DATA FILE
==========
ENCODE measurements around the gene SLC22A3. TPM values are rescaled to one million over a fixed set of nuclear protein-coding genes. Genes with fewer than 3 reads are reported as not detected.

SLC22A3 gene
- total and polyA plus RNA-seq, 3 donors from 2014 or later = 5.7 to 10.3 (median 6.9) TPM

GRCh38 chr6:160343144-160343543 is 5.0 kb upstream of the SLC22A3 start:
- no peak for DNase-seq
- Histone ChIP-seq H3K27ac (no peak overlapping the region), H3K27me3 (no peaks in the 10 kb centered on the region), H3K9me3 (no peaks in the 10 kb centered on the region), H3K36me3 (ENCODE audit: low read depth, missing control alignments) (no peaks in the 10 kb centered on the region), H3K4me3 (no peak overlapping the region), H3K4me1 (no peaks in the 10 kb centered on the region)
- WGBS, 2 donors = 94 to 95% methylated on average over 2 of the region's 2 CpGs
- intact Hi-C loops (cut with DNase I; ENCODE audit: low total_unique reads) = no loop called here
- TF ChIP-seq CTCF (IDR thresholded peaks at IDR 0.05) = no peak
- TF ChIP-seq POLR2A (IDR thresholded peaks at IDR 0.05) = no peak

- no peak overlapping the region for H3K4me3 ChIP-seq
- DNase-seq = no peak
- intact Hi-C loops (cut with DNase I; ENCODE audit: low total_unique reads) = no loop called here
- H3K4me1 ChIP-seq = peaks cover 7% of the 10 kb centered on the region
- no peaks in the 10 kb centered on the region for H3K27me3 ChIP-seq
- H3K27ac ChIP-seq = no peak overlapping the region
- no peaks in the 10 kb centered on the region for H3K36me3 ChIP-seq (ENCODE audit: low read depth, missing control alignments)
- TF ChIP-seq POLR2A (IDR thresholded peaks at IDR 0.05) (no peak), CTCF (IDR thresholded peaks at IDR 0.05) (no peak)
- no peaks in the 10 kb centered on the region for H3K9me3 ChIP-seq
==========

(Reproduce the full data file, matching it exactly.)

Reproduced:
ENCODE measurements around the gene SLC22A3. TPM values are rescaled to one million over a fixed set of nuclear protein-coding genes. Genes with fewer than 3 reads are reported as not detected.

SLC22A3 gene
- total and polyA plus RNA-seq, 3 donors from 2014 or later = 5.7 to 10.3 (median 6.9) TPM

GRCh38 chr6:160343144-160343543 is 5.0 kb upstream of the SLC22A3 start:
- no peak for DNase-seq
- Histone ChIP-seq H3K27ac (no peak overlapping the region), H3K27me3 (no peaks in the 10 kb centered on the region), H3K9me3 (no peaks in the 10 kb centered on the region), H3K36me3 (ENCODE audit: low read depth, missing control alignments) (no peaks in the 10 kb centered on the region), H3K4me3 (no peak overlapping the region), H3K4me1 (no peaks in the 10 kb centered on the region)
- WGBS, 2 donors = 94 to 95% methylated on average over 2 of the region's 2 CpGs
- intact Hi-C loops (cut with DNase I; ENCODE audit: low total_unique reads) = no loop called here
- TF ChIP-seq CTCF (IDR thresholded peaks at IDR 0.05) = no peak
- TF ChIP-seq POLR2A (IDR thresholded peaks at IDR 0.05) = no peak

- no peak overlapping the region for H3K4me3 ChIP-seq
- DNase-seq = no peak
- intact Hi-C loops (cut with DNase I; ENCODE audit: low total_unique reads) = no loop called here
- H3K4me1 ChIP-seq = peaks cover 7% of the 10 kb centered on the region
- no peaks in the 10 kb centered on the region for H3K27me3 ChIP-seq
- H3K27ac ChIP-seq = no peak overlapping the region
- no peaks in the 10 kb centered on the region for H3K36me3 ChIP-seq (ENCODE audit: low read depth, missing control alignments)
- TF ChIP-seq POLR2A (IDR thresholded peaks at IDR 0.05) (no peak), CTCF (IDR thresholded peaks at IDR 0.05) (no peak)
- no peaks in the 10 kb centered on the region for H3K9me3 ChIP-seq